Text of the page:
wonk wisdom

Reading the primary tea leaves amid this national moment

'National Journal' editor Josh Kraushaar weighs in on key congressional primaries in New York and a toss-up Senate race in Kentucky


Josh Kraushaar

As the politics editor of National Journal, Josh Kraushaar is professionally required to keep track of polls, platforms and party squabbles, among other things. But one gets the sense he’d be doing that in his free time anyway, given his deep knowledge of such matters, on full display in his weekly column, “Against the Grain,” and on his lively Twitter feed.  

In a Zoom call with Jewish Insider on Monday, Kraushaar shared his thoughts on some of the key Democratic primaries that are taking place today in New York, Kentucky and Virginia. The elections, he said, speak to a larger political moment, when the more moderate wing of the Democratic party is at an inflection point in which it could shift further left, in part due to the mass protests against police brutality and systemic racism that have swept the nation.

“These are primaries designed to test whether the politics have changed,” Kraushaar told JI. “I’m pretty confident, just reading the tea leaves, reading the moment, that there’s going to be a lot of success for the African-American candidates on the ballot who have really captured the zeitgeist.”

Here’s a look at some of the districts Kraushaar is paying close attention to:

NY-16: In this congressional district, which comprises portions of the Bronx and Westchester, 16-term Rep. Eliot Engel is facing an estimable challenger in Jamaal Bowman, a Black former middle school principal who has gained momentum in recent months thanks to grassroots support, pivotal endorsements from the progressive wing of the Democratic party and a couple of damaging political miscalculations by Engel. 

Bowman could have the edge in a tight race, according to Kraushaar, who notes that a lot of things have gone wrong for Engel at the worst possible time. “Whenever you’re seen as being inattentive to the basic needs of your constituents, that is the fuel that allows a challenger to really catch fire,” he said of the congressman, who chairs the House Foreign Affairs Committee and sees himself as the strongest supporter of Israel in Congress.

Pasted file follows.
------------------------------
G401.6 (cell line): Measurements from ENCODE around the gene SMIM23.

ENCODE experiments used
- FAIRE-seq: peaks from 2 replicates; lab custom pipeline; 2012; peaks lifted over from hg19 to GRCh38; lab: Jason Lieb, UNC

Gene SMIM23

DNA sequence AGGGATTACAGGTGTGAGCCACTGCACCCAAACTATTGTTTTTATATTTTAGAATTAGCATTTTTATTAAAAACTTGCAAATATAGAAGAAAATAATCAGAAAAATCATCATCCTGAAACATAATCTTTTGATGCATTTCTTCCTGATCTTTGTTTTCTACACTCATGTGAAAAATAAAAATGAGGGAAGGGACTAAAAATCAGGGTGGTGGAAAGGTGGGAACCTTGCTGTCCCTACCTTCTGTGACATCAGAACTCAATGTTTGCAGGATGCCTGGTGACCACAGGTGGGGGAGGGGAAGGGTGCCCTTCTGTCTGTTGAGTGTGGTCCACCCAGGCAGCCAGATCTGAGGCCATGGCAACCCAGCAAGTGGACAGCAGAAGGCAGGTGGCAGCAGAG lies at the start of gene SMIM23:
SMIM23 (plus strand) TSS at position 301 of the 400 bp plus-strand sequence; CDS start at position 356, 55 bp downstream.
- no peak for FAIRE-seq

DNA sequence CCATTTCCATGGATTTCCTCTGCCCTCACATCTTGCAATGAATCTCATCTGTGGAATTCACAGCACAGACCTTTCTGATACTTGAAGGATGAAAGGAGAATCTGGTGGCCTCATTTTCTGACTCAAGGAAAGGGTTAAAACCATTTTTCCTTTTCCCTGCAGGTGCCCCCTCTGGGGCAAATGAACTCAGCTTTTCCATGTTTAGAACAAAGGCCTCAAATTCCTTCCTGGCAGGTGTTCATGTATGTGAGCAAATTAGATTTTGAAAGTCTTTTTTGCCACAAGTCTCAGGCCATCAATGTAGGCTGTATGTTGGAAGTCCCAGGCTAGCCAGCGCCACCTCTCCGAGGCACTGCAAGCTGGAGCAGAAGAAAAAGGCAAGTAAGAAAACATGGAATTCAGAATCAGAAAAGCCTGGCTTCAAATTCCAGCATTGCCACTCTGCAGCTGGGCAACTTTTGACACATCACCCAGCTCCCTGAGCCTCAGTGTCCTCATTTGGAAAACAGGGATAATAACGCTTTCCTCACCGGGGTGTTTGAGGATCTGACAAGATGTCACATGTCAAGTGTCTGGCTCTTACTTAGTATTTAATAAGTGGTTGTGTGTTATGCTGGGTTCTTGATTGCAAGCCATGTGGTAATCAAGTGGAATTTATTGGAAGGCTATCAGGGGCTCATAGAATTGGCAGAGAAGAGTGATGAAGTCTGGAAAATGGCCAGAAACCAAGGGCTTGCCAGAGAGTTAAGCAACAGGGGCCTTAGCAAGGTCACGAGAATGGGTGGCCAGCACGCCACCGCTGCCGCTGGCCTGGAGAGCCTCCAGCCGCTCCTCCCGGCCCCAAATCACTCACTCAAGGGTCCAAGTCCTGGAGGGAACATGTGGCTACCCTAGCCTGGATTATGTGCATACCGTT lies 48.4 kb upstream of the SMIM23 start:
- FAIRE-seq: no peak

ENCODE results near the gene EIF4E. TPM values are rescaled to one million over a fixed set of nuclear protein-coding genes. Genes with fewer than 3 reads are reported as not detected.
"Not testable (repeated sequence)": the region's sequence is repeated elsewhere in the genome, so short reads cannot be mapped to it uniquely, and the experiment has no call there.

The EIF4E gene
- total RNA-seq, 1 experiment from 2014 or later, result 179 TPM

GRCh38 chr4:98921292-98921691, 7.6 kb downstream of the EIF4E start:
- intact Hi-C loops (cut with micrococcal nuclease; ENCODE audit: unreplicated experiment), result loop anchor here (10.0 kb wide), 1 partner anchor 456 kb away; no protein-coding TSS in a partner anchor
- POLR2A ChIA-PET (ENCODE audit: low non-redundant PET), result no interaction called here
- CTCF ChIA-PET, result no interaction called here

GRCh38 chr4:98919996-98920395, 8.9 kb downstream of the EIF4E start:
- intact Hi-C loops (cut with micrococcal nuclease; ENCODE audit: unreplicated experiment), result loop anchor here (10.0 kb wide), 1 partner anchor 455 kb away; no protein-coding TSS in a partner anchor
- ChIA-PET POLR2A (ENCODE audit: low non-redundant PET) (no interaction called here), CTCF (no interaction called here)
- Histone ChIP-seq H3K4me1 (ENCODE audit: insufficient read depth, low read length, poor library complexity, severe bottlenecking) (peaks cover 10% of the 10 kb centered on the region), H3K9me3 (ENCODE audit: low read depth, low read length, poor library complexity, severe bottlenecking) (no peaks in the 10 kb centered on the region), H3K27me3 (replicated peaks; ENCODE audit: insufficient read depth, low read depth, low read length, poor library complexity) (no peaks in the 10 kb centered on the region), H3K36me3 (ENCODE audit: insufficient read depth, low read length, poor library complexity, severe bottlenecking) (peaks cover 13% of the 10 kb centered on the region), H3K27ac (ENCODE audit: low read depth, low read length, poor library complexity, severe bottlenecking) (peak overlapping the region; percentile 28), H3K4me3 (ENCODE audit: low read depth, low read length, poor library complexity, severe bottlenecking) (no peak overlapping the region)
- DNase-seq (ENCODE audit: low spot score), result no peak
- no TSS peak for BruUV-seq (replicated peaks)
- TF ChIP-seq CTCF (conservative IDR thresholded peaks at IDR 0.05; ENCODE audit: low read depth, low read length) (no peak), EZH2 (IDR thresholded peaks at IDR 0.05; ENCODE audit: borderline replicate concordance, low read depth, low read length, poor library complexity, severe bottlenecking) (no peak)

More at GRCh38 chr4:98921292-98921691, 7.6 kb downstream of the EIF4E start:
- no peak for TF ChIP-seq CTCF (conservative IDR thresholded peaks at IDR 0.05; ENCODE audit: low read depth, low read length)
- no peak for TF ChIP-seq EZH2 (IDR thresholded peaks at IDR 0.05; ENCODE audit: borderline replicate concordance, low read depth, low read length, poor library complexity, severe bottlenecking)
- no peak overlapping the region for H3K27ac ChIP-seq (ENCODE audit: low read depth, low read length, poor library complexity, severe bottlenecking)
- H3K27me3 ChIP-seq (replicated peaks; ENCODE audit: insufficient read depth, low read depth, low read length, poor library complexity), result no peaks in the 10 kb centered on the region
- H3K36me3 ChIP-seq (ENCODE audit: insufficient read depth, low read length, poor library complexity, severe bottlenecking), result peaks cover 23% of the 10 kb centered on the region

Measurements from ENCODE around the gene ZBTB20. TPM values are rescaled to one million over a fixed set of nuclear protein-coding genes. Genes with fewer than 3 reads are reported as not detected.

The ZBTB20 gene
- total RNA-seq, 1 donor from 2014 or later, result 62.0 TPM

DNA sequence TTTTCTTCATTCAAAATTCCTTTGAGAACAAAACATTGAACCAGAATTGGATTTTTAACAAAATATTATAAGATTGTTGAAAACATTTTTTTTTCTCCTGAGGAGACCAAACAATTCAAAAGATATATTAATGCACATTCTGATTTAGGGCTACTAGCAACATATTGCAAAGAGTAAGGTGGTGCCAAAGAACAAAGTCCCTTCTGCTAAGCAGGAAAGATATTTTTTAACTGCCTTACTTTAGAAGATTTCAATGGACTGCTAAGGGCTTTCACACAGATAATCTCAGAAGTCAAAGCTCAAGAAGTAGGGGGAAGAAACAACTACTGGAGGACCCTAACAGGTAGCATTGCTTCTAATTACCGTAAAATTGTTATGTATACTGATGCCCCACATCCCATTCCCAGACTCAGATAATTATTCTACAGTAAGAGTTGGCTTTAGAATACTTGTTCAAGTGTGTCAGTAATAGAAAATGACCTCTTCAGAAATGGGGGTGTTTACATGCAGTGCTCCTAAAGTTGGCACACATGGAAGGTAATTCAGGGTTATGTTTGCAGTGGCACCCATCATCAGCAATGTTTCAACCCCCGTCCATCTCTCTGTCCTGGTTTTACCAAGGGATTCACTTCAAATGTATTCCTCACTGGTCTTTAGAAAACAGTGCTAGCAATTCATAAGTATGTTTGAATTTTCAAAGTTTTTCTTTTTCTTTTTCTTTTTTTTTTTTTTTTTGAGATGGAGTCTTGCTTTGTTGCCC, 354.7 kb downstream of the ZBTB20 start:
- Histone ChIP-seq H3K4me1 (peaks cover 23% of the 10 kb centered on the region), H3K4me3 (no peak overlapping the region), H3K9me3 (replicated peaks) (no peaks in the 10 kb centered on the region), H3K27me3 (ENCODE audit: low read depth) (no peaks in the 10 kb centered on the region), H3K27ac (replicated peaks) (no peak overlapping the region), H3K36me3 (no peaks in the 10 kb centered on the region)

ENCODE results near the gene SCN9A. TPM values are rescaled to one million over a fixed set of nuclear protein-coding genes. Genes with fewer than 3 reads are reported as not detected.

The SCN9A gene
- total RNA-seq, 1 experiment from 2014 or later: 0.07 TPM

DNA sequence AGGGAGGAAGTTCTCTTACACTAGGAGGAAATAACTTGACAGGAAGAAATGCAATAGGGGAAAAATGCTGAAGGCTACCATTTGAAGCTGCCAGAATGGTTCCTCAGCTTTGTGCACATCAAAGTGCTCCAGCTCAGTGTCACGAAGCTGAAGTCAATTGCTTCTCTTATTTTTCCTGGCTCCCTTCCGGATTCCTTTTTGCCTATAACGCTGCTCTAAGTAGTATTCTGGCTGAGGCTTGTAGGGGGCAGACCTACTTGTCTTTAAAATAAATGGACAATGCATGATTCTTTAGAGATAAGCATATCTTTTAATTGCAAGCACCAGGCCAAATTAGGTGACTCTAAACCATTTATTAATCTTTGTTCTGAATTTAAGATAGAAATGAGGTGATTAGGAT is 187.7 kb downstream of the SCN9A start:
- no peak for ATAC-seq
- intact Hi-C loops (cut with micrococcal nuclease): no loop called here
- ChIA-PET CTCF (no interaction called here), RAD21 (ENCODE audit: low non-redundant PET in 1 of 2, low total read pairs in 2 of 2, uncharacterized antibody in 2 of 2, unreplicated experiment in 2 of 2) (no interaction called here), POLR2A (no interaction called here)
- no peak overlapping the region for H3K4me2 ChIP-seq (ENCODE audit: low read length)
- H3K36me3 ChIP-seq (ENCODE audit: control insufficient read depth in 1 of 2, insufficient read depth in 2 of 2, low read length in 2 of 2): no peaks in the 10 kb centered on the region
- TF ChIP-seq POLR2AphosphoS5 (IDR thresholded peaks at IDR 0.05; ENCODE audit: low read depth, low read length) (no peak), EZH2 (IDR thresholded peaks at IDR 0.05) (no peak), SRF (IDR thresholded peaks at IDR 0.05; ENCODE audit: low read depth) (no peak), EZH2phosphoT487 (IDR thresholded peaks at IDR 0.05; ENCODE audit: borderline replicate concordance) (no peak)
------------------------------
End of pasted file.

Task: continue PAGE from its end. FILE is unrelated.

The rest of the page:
Kraushaar believes Engel’s time may be up. “Engel probably loses not because Bowman wins the African-American vote in the Bronx and southern Westchester,” he said. “He loses because affluent suburban Democrats in Scarsdale and Rye and wealthier parts of Westchester are wanting to support an African American who has a really compelling biography.”

NY-17: The young African-American progressive Mondaire Jones, who previously served as a fellow in former President Barack Obama’s Justice Department, recently emerged as an unexpected frontrunner in the crowded race to succeed outgoing Rep. Nita Lowey, which includes more centrist candidates such as Evelyn Farkas and Adam Schleifer.  

Because New York doesn’t have runoff elections for primaries, outcomes in which underdogs like Jones win with a slim plurality of the vote — vivisected by the presence of a number of moderate candidates — can happen. “It’s kind of like the presidential primary, where people were worried that [former Vice President Joe] Biden and [Sen. Amy] Klobuchar and all the moderates were going to split up the moderate vote and allow someone like Bernie Sanders to be the nominee,” Kraushaar said. “That didn’t happen. But it took an incredible amount of consolidation at the very end, after South Carolina, for Biden to become the front runner. You’re seeing a similar dynamic in that 17th district.”

“This is the type of race where you just have a confluence of events that are really playing to Jones’s advantage,” Kraushaar observed, envisioning a scenario in which Jones wins with just 20-25% of the vote. “You don’t have a front runner among those moderate Democrats. There is going to be a split.” He added, “If any one of the other candidates can get to 30-35% then they’re probably going to be able to win. But if the winning number is 25 or lower, I think Jones may have the logical path to win this nomination.”

NY-15: Rev. Rubén Díaz, Sr., the 77-year-old Black Bronx city councilmember, is seen as a strong contender to win the primary in this Southern Bronx district, despite the fact that his values — the Pentecostal minister vehemently opposes gay marriage and has likened abortion to the Holocaust — do not align with the modern Democratic party. But Kraushaar believes that stories hyping Díaz’s election prospects are overblown, noting that the 15th is the most Democratic district in the country.